Symmetry in the Wild
Regular or near-regular forms are commonplace in our surroundings as well as in micro- and macro-scaled worlds from molecules to galaxies. Discovery of such forms directly impacts our recognition, perception and (re)action in the real world. A recent survey indicates that in this critical aspect of cross-domain, cross-scale perception, computer vision is still largely behind human and animal vision, especially in robust real world near-regular pattern recognition.
In this workshop, we focus on the computational symmetry aspect through a series of challenges in which competitors submit algorithms for detecting different types of symmetry in natural scenes, i.e., detecting "symmetry in the wild". We also invite various papers representing a number of tasks for which symmetry can play a critical role, including image/video editing, saliency/attention, 3D reconstruction, object recognition and segmentation, scene categorization, and urban scene parsing.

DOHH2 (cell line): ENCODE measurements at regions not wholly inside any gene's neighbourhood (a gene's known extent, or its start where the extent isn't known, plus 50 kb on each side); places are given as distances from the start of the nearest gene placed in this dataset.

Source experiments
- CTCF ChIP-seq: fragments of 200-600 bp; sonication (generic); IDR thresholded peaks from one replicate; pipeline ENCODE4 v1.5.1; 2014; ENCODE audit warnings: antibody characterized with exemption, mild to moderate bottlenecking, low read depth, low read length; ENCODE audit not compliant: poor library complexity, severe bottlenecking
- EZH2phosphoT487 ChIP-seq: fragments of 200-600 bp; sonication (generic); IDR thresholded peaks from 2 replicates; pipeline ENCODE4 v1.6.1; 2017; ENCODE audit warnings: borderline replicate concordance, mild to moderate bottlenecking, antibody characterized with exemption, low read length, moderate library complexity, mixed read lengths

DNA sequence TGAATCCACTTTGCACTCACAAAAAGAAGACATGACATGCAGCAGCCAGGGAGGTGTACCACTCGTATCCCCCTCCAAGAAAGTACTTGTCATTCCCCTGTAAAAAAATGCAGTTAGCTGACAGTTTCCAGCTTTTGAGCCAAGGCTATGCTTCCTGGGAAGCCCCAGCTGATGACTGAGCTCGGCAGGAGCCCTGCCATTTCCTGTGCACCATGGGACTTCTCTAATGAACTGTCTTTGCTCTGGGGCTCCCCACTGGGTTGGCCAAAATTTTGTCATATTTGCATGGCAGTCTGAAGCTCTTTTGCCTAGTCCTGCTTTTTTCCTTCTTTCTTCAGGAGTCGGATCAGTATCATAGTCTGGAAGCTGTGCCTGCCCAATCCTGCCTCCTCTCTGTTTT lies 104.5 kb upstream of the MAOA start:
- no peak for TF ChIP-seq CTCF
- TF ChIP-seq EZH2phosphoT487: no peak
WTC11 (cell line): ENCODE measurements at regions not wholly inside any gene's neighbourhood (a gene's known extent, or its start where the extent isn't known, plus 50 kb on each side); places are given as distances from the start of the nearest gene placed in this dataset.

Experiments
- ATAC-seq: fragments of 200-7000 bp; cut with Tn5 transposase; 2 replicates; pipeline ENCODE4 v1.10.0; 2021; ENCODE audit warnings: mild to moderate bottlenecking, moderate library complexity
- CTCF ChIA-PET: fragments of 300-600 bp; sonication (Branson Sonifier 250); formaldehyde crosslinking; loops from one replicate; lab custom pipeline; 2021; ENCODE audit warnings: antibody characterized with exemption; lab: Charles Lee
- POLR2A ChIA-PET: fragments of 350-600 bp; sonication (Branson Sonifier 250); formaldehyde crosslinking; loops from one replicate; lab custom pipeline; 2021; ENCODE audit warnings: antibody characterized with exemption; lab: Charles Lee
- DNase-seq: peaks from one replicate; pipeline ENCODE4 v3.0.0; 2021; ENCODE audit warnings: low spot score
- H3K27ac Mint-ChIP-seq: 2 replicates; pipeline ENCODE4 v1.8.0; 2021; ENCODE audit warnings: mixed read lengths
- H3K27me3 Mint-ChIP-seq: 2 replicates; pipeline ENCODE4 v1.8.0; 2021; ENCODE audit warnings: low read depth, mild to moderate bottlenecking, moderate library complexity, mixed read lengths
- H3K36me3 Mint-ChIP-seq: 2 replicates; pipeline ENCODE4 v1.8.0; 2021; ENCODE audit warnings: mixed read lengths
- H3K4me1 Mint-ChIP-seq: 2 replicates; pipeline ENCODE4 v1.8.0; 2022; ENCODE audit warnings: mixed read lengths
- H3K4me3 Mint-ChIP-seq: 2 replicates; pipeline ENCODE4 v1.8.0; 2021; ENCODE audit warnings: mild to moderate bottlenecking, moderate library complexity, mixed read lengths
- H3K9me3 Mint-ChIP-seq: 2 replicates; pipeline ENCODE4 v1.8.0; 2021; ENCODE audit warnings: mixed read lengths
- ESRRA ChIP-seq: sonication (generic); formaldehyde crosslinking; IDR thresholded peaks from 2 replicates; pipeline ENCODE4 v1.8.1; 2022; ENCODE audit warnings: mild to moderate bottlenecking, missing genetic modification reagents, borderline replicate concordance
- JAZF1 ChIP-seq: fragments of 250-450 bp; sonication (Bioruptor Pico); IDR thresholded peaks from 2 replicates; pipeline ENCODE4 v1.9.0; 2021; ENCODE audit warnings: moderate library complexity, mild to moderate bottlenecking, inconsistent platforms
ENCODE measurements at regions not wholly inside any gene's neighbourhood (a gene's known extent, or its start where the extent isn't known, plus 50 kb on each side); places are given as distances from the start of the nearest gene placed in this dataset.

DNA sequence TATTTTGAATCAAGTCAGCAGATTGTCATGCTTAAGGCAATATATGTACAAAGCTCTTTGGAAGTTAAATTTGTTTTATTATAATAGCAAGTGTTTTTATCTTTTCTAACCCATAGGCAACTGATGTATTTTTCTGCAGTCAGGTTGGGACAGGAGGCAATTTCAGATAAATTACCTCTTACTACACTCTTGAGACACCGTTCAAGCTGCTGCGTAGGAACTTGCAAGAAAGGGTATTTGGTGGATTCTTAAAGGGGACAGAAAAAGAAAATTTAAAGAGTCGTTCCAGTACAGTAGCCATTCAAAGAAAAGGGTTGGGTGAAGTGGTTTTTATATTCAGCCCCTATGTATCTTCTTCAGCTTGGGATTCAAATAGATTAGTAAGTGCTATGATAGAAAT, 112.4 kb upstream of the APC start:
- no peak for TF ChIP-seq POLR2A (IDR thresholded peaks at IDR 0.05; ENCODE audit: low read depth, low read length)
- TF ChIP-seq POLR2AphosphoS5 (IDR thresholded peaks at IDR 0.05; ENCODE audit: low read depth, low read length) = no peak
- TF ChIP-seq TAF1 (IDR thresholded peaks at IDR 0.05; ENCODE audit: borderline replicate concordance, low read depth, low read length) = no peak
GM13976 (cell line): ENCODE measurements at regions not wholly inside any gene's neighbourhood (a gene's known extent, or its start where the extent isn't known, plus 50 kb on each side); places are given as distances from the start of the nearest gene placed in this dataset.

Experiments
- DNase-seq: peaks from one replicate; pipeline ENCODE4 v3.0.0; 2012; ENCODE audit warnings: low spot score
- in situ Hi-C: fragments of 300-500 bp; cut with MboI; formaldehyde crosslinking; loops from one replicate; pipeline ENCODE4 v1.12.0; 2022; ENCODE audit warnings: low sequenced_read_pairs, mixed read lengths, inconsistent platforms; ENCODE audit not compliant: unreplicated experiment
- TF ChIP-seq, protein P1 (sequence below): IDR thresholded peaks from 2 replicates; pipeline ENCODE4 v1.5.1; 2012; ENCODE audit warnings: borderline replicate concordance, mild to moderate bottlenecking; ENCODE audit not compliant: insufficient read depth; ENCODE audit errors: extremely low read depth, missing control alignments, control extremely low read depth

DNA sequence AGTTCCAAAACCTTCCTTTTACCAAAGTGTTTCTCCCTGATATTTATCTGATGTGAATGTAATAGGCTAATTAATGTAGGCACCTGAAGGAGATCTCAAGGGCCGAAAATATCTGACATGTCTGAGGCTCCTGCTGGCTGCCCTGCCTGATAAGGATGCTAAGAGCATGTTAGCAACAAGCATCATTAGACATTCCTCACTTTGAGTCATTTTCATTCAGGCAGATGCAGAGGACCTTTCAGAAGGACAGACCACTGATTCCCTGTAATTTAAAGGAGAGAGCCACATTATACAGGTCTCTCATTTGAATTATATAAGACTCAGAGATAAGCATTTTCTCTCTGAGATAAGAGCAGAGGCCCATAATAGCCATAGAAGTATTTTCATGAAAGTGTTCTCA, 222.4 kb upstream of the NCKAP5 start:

- Deadline for challenge and paper submissions extended until
July 24August 7!
- The test images for the Medial axis/skeleton detection challenge have been released! Download the updated datasets.
- The submission instructions have been updated. We now ask for a 4-page report for works that have been published already. Check the Submission page for more information.
- We have created a poster for this challenge [link]. Please help us get the word out by placing this at conferences and wherever it will spread the word.
Training Sets Released: May 15
July 17 July 24 August 7
Decisions Made: August 18
Camera-Ready: August 24
Workshop Date: October 28
Bloomberg Distinghuished Professor of Cognitive Science and Computer Science